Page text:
While digital identity’s importance has been increasing in recent years, COVID-19’s impact has greatly accelerated its significance. Companies use digital identity to validate the identity of people online – this includes everything from password-protection to monitoring GPS coordinates.
With lockdown orders and the focus on staying at home to stop the spread of the virus during the pandemic, our reliance on using the internet for everything from grocery purchases to healthcare greatly escalated. Our 2021 Global Identity and Fraud Report found that there was a 20% rise in online shopping this past year and 43% of consumers believe they will even increase their online activity over the next year. Additionally, 60% have a higher expectation for their online experience than pre-pandemic and 55% responded that security has become their top priority in a digital experience.
With our dependance on online transactions growing, organizations need additional assurance to make sure that the person they are interacting with is who they say they are. Unfortunately, with the upsurge in these transactions, there has been an upsurge in fraud as well, and confirming the identity of consumers has become even more critical. Fraud gets tied to monetary losses for both companies and consumers and could cause other challenges as well.
As our digital lives become larger, so do the threats. The use of deepfake technology, in which videos, audio or photos are altered through the use of AI to create fake content, has increased dramatically. The technology has evolved, as it’s become much harder for security pros to confirm the validity of the content. One-way deception has grown, with someone manipulating a user, but even more concerning is two-way deception in which a person gets manipulated to provide something such as money. And we believe two-way deception may be coming.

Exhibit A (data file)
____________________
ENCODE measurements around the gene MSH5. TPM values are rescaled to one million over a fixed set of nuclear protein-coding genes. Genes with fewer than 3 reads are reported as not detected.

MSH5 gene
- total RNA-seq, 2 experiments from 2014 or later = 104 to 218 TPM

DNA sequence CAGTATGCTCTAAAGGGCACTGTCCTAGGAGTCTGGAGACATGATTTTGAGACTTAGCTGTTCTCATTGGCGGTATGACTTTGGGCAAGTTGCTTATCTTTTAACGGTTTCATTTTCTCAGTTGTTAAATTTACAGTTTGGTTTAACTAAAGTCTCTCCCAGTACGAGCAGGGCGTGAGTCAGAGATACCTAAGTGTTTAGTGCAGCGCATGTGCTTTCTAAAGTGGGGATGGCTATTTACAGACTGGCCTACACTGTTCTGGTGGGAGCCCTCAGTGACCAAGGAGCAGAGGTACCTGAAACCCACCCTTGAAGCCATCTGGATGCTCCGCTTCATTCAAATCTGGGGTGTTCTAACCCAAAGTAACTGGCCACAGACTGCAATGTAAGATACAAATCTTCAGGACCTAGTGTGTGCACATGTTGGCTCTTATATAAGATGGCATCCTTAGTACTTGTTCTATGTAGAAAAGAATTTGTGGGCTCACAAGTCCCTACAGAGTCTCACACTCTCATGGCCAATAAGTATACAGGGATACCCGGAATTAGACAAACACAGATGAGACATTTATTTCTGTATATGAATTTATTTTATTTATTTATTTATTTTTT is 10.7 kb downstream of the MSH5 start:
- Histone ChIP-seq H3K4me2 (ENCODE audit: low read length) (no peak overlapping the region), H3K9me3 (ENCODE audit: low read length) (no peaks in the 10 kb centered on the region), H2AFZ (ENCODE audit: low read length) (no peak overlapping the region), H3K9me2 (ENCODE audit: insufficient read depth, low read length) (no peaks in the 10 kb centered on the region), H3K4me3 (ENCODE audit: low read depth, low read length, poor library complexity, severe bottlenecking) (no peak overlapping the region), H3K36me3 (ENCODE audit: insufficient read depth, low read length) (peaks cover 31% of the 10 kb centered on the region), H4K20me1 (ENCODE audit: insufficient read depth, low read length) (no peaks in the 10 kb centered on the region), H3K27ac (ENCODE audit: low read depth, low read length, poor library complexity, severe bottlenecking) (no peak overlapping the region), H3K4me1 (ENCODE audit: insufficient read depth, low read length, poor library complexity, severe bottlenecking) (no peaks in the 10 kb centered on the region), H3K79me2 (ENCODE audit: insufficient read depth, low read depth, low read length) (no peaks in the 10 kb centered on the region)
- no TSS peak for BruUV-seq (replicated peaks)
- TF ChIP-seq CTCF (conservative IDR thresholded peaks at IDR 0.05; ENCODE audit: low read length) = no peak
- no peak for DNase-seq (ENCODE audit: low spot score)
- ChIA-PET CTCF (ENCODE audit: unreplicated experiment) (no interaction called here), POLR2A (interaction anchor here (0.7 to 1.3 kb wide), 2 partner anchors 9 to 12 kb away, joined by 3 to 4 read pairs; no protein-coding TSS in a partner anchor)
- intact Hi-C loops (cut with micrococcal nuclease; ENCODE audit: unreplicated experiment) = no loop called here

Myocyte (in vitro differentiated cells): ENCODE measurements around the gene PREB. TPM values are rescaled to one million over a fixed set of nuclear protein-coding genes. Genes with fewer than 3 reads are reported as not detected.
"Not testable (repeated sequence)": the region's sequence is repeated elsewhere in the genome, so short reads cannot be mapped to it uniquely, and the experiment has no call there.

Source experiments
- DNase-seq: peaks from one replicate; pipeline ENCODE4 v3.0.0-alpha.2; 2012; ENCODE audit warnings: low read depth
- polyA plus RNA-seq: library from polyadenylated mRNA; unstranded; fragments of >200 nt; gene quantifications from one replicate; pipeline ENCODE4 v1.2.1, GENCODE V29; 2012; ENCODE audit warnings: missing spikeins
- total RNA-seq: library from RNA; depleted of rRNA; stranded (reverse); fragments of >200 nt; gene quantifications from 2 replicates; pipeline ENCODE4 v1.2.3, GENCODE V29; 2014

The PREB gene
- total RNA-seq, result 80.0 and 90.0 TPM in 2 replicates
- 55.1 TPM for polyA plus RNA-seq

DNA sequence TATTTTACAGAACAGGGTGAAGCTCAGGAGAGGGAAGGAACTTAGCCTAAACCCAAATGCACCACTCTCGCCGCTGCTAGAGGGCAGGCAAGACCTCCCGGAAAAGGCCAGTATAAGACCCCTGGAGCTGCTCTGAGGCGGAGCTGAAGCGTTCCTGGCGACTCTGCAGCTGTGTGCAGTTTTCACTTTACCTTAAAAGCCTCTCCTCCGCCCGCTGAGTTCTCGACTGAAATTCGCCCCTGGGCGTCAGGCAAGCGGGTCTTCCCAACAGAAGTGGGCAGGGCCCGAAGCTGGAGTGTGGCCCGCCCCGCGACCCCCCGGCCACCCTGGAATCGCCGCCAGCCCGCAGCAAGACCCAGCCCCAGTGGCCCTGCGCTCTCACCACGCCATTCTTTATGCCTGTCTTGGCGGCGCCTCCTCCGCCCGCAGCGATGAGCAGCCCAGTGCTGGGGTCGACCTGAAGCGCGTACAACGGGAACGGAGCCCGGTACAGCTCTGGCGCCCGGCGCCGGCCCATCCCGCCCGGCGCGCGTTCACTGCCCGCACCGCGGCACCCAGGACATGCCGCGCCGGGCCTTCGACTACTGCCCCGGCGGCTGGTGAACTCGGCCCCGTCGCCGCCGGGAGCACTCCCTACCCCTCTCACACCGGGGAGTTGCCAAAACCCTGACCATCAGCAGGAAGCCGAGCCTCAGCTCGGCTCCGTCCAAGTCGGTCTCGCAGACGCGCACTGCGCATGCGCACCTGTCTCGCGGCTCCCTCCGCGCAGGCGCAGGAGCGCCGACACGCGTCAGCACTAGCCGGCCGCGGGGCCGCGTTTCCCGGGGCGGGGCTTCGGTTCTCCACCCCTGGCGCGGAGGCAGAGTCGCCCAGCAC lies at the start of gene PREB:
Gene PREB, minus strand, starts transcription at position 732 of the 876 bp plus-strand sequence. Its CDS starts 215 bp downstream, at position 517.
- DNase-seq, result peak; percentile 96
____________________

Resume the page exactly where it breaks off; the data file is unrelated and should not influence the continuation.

Our survey shows that people expect their reliance on digital to continue and increase, so companies need to invest in robust digital identification systems and practices to safeguard themselves and their customers. With these systems, companies also need to ensure that they are providing consumers with a simple and seamless experience. If procedures become too cumbersome, people may turn towards a competitor or another company with a more streamlined process. However, robust systems are smoother and can help organizations create a “fraud-free” environment.
Companies need to employ innovative technologies as fraudsters become more tech-savvy. Security teams can reduce these alarming trends by investing in advanced technologies to authenticate customers. We need to use risk management tactics and make them a key part of the company’s strategy. And these strategies need to focus on verifying both the “known” and “unknown” parts. “Known” components are items such as our driver’s license numbers, while “unknown” parts are records such as our mobile usage.
We expect AI’s use in verifying identity to grow. There are often hundreds of different data points used to validate a person and AI lets security teams quickly assess the data and offer information on whether they can confirm the identity.
It’s important to reiterate that as companies look to invest in these technologies, they need to make sure the systems are easy-to-use. It’s a tricky balance to achieve, but once done successfully, businesses can ensure that the company’s users, business partners, and customers are secure.
Eric Haller, executive vice president, general manager of Identity, Fraud, and DataLabs, Experian